NavigationPathQueryResult3D in Godot – Complete Guide

Pathfinding is a central feature in many games and simulations, allowing characters to navigate through complex environments. Godot Engine provides robust tools to implement such systems, and with the release of Godot 4, comes an updated way to handle 3D pathfinding: the NavigationPathQueryResult3D class. This element of Godot’s toolkit represents the result of a 3D pathfinding query, and mastering it can open new possibilities for your projects. Let’s dive into the world of pathfinding and discover how this class can enhance your game development skills.

What is NavigationPathQueryResult3D?

The NavigationPathQueryResult3D class is a part of Godot 4’s navigation system, specifically designed for 3D environments. It’s an object you’ll often interact with when working with pathfinding queries. This class houses the output from 3D navigation queries, providing valuable information such as the path points, regions, and links navigated.

What is it for?

Imagine characters in a game needing to find their way from point A to point B, avoiding obstacles and taking the shortest possible route. The NavigationPathQueryResult3D class steps in to hold the data you’ll need after requesting a path from the NavigationServer3D. It’s essentially a roadmap provided to your game characters, enabling them to move intelligently within the virtual world.

Why should I learn it?

Understanding the NavigationPathQueryResult3D is crucial for creating dynamic and believable movement in 3D game environments. By learning how to use this class, you will be able to:
– Implement efficient pathfinding algorithms in your games.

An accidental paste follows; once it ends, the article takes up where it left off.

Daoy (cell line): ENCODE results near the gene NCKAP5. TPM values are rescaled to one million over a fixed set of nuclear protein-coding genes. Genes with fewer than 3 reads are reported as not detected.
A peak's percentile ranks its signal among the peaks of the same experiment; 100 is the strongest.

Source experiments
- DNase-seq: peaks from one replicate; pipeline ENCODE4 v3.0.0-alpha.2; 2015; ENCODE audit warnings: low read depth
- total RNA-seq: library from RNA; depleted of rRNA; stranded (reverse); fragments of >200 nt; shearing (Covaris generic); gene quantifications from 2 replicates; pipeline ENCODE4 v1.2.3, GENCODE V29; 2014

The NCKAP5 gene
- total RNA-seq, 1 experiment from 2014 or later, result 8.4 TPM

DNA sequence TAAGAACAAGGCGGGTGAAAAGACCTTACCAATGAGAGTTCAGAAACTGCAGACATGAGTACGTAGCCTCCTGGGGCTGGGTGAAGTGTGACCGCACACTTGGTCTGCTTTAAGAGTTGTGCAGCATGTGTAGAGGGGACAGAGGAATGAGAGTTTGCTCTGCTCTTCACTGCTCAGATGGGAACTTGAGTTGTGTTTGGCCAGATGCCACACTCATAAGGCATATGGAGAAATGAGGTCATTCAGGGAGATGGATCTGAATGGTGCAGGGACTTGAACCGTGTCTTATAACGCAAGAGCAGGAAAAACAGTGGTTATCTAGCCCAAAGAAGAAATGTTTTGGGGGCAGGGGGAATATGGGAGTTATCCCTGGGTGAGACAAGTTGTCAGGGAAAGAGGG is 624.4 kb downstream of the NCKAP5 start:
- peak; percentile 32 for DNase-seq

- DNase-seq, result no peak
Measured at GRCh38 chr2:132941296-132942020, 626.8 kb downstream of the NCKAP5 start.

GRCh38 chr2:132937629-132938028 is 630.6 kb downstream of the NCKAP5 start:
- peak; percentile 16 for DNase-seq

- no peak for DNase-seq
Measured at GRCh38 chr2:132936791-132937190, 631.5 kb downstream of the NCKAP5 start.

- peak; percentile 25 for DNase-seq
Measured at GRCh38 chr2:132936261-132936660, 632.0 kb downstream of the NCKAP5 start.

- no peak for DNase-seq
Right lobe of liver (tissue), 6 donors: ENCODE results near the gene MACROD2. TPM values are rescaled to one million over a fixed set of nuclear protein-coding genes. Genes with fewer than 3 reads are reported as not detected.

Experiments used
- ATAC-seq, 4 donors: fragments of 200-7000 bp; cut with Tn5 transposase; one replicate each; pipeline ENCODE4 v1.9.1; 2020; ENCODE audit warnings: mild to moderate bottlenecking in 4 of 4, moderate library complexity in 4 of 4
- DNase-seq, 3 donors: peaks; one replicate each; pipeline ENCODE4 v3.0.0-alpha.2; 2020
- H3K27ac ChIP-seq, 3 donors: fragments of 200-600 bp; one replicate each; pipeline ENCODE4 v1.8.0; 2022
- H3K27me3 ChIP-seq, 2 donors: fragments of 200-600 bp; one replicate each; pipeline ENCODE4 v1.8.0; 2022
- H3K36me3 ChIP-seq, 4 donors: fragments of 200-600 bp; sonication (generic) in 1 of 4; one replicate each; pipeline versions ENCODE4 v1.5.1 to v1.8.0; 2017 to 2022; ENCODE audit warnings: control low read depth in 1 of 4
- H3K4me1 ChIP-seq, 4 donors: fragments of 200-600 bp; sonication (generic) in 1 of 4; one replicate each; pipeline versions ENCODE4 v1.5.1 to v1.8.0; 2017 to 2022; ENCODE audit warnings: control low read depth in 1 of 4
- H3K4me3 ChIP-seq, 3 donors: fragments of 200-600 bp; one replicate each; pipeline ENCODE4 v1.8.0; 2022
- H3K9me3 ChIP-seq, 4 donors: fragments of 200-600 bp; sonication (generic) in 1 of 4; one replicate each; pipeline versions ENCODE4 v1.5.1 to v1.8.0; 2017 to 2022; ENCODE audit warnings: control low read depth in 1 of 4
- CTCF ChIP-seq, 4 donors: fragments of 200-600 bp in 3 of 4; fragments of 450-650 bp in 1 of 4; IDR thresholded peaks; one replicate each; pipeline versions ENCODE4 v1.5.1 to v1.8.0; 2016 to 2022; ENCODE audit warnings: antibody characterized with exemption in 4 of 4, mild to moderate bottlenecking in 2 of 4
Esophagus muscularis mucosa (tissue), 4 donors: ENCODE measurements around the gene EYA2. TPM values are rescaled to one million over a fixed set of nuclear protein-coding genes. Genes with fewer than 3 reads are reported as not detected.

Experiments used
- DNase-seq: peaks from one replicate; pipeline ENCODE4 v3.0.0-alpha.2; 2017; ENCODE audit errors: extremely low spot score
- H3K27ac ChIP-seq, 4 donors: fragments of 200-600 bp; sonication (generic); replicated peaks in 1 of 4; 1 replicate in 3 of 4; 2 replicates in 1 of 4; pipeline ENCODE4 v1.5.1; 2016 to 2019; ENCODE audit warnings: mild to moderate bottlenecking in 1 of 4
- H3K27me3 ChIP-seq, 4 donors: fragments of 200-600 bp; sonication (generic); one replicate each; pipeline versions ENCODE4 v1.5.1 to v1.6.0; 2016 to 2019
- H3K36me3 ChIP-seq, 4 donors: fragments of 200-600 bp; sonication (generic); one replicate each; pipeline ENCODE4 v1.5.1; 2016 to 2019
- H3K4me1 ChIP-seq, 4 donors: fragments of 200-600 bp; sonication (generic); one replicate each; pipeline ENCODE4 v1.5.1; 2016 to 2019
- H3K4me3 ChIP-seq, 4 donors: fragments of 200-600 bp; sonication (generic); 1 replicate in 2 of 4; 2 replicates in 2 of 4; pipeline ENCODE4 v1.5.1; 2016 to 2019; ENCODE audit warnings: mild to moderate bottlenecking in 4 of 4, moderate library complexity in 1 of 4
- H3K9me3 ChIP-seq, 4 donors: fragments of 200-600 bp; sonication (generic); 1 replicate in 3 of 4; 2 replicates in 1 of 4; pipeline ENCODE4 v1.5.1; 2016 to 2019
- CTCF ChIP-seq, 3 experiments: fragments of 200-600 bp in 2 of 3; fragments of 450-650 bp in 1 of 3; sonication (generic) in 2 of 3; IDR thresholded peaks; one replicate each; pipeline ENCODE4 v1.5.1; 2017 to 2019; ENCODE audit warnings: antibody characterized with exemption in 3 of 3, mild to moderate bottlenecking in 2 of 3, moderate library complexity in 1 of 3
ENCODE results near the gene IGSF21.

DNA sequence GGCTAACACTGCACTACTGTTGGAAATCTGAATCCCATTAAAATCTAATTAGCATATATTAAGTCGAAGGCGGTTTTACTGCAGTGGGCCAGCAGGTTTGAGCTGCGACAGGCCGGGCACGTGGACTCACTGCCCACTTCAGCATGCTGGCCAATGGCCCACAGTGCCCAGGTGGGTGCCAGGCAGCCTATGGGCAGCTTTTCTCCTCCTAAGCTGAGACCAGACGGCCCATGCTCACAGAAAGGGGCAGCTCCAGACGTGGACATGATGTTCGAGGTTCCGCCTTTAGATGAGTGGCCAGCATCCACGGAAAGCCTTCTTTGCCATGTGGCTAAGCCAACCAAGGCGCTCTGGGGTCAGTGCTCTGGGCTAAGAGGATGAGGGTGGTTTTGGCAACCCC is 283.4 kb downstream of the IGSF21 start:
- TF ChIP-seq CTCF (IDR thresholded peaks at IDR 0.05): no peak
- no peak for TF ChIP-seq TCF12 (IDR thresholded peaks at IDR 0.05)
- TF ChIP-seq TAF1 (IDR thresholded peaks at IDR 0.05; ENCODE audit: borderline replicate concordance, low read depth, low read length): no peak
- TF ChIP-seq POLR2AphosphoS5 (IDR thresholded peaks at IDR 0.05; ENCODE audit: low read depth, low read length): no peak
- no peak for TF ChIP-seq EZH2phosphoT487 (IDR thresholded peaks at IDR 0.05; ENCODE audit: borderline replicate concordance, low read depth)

– Customize navigation paths based on game mechanics.
– Enhance AI for non-player characters to provide better player experiences.

As you harness this powerful tool, you’ll unlock the ability to create more immersive and interactive 3D worlds, elevating your game design to new heights. Let’s embark on this journey and explore the capabilities that NavigationPathQueryResult3D has to offer.

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Retrieving a Path Using NavigationPathQueryResult3D

Before we dive into the code examples, let’s first initialize our NavigationServer3D and prepare our environment for pathfinding. The following code snippet illustrates how to create a NavigationServer3D and set up a simple navigation mesh:

var nav_server :=
var nav_mesh_instance :=

# Set up the navigation mesh (usually loaded or created in the editor)

# Add the NavigationMeshInstance to the NavigationServer3D
var nav_mesh_rid = nav_mesh_instance.get_rid()
nav_server.navmesh_add(nav_mesh_instance, GlobalTransform())

# Create the query
var path_query_result := nav_server.map_create_path(0, Vector3(0, 0, 0), Vector3(10, 0, 10), true)

In the above example, the `map_create_path` method is used to create a path from the origin `(0, 0, 0)` to the destination `(10, 0, 10)` on the navigation mesh layer `0`. The result of this method is stored in the `path_query_result` variable, which is an instance of NavigationPathQueryResult3D.

Accessing Path Points

Once we have obtained our `path_query_result`, we can access the computed points along the path. The following code snippet demonstrates how to iterate through the points of the path:

for i in range(path_query_result.get_point_count()):
    var point = path_query_result.get_point(i)
    print("Point ", i, ": ", point)

If you need to obtain all the points at once, you can do so with the `get_path()` method:

var path_points = path_query_result.get_path()
for point in path_points:
    print("Path Point: ", point)

These points represent the physical locations on the navigation mesh where the character or object should travel in sequence to follow the path.

Analysing Path Data

With `NavigationPathQueryResult3D`, you can also access additional data about the path, such as the regions and links, which can be useful for more complex navigation setups. The following snippets illustrate how to retrieve this information: